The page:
• Planned and developed an online training module for all staff, to extend cultural competency.
  • Continued working with Indigenous and other partners on the development of Indigenous Protected and Conserved Areas in NCC regions.

In addition, NCC assisted in facilitating significant Indigenous-led conservation projects, such as:

Ensuring a future for Qat’muk (Jumbo Valley) BC

After 30 years of uncertainty about the future of these traditional lands, an area sacred to the Ktunaxa known as Qat’muk, which includes the Jumbo Valley in BC’s Central Purcell Mountains, is now secured for the long term. NCC joined the Ktunaxa Nation, the Province of BC, the Government of Canada, community supporters and funding partners in Cranbrook to celebrate conservation plans for the valley. Those plans were made possible after the long-sought termination of development rights in the Jumbo Valley.

The Ktunaxa Nation Council will now be able to move forward with community consultation to ensure effective stewardship and conservation of the Central Purcell Mountains through the creation of an Indigenous Protected and Conserved Area (IPCA). According to the Indigenous Circle of Experts, IPCAs are distinguished as areas where Indigenous Peoples lead the protection and conservation of ecosystems founded on Indigenous knowledge, governance and laws. It will serve to protect both cultural values and biological diversity in part of the Central Purcell Mountains for all time.

Qat'muk, BC (Photo by Pat Morrow)

Thaidene Nëné National Park Reserve, Northwest Territories

Meaning “Land of the Ancestors” in Dënesųłıné, Thaidene Nëné National Park Reserve is a 14,000-square-kilometre protected and conserved area and is one of the largest protected areas on the continent. NCC was honoured to have been able to contribute in a small way to the creation of the reserve, on the northern edge of Canada’s boreal forest of Canada, in the North Slave Region of the Northwest Territories.

In the midst of a vast area of ecological and cultural importance there was one small private land holding, less than a hectare in size. Working with partners and a willing landowner, NCC was able to purchase the outstanding piece of land, to ensure it would never become subject to incompatible land uses that could threaten the ecological integrity of the larger park reserve. NCC then transferred the property to Parks Canada to assist with the completion of the new park reserve, in keeping with the wishes and aspirations of local Indigenous people.

The Łutselkʼe Dene First Nation received worldwide recognition for the creation of the reserve, which will be managed by Indigenous communities. Thaidene Nëné will provide opportunities to retain and continue traditional ways of life while conserving spectacular landscapes and supporting sustainable economic development.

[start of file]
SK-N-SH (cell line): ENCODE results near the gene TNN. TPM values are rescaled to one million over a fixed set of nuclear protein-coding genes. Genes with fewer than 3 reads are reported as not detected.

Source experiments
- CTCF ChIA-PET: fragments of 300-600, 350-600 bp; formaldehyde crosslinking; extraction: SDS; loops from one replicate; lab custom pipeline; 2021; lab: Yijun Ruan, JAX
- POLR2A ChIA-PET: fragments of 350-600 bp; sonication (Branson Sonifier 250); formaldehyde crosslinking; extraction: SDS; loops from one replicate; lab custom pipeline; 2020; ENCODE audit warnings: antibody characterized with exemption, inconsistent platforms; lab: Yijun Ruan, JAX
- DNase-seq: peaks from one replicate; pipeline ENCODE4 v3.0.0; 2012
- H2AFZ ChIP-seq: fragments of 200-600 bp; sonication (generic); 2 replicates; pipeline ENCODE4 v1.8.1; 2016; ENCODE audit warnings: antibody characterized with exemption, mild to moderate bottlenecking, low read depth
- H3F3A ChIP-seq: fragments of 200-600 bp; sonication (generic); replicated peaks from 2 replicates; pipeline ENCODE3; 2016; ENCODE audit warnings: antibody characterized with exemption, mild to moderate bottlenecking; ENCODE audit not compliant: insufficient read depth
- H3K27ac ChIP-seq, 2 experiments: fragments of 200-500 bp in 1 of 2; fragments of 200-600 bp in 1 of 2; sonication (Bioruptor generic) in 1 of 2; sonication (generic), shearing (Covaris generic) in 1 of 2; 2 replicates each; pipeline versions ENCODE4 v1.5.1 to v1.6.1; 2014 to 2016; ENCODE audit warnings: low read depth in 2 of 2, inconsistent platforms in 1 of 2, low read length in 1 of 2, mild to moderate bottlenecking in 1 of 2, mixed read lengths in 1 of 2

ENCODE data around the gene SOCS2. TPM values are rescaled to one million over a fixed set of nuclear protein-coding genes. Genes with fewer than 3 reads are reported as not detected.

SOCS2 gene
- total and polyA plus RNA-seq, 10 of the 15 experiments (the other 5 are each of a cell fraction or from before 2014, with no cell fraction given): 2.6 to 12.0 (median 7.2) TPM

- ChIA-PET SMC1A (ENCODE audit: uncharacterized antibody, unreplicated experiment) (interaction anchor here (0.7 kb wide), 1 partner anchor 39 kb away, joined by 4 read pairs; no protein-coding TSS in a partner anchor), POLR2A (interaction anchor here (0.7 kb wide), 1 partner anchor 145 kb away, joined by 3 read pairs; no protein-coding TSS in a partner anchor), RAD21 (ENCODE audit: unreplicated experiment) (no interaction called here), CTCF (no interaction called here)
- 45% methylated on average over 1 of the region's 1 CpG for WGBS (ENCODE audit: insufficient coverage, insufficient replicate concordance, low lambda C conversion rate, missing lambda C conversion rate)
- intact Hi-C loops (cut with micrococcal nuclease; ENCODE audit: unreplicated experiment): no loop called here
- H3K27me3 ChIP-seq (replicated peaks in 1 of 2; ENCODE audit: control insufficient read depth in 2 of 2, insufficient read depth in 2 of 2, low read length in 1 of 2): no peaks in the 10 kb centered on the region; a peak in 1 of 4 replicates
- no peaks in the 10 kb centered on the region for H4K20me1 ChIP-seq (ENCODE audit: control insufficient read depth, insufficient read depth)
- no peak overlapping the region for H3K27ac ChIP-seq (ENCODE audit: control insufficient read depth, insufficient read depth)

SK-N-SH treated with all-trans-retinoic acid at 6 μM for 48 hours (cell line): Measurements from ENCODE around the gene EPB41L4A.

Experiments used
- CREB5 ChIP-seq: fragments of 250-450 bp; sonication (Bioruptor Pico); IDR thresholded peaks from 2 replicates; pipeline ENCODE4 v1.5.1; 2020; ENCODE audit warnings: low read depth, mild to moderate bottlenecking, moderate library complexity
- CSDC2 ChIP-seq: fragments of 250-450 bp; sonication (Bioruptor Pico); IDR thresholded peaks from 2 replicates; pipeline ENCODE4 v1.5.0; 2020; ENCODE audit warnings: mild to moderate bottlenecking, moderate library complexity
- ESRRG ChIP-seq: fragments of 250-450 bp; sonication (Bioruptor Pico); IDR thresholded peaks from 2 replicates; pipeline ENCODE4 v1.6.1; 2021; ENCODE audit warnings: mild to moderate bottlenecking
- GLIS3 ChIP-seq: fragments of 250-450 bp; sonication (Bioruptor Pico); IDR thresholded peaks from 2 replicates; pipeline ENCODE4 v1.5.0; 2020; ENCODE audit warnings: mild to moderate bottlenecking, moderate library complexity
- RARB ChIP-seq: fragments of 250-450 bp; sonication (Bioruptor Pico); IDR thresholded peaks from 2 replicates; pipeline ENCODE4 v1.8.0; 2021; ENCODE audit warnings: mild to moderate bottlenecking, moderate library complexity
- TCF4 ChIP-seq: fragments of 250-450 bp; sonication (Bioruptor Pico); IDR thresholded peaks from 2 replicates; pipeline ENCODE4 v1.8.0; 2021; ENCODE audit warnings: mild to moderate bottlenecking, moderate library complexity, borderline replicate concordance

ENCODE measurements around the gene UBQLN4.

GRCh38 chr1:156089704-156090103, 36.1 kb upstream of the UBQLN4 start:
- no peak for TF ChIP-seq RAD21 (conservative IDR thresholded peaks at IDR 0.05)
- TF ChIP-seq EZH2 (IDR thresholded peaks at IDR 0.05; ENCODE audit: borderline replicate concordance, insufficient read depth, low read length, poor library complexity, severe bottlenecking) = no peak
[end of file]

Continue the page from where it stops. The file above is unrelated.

Thaidene Nëné (Photo by Parks Canada)

Additional guidance on Indigenous relations and conservation

To further support our work and provide guidance, NCC was pleased to welcome Nathan Cardinal on a two-year secondment from Parks Canada as the lead staff person on Indigenous relations and the implementation of the ICEF.

This arrangement is a key component of NCC’s ongoing work to implement the ICEF and continues to build on our excellent relationship with Parks Canada. Cardinal has extensive experience advancing and supporting Indigenous leadership in resource conservation. Through his work, he has provided advice and guidance to organizations to help support relationships and decision-making with respect to working with Indigenous Peoples. He also brings deep knowledge of property management and local community relations including fire management, ecological monitoring and restoration, cultural resource management, geomatics, and visitor safety.

Nathan Cardinal is Métis with roots in Fort McMurray area but now calls Salt Spring Island home.

Natural Heritage Conservation Program

The Nature Conservancy of Canada (NCC) successfully completed its first year of partnership with the Government of Canada under the Natural Heritage Conservation Program (NHCP). The NHCP is a unique public-private partnership to establish new protected and conserved areas. The Government of Canada committed $100 million to the program, part of the $1.3 billion Nature Legacy investment in Budget 2018.

The NHCP will result in at least 200,000 hectares (494,210 acres) of new conservation lands over four years, while protecting habitat for species at risk recovery. The NHCP contributes directly to Canada’s goal of conserving 25 per cent of our lands and inland waters by 2025.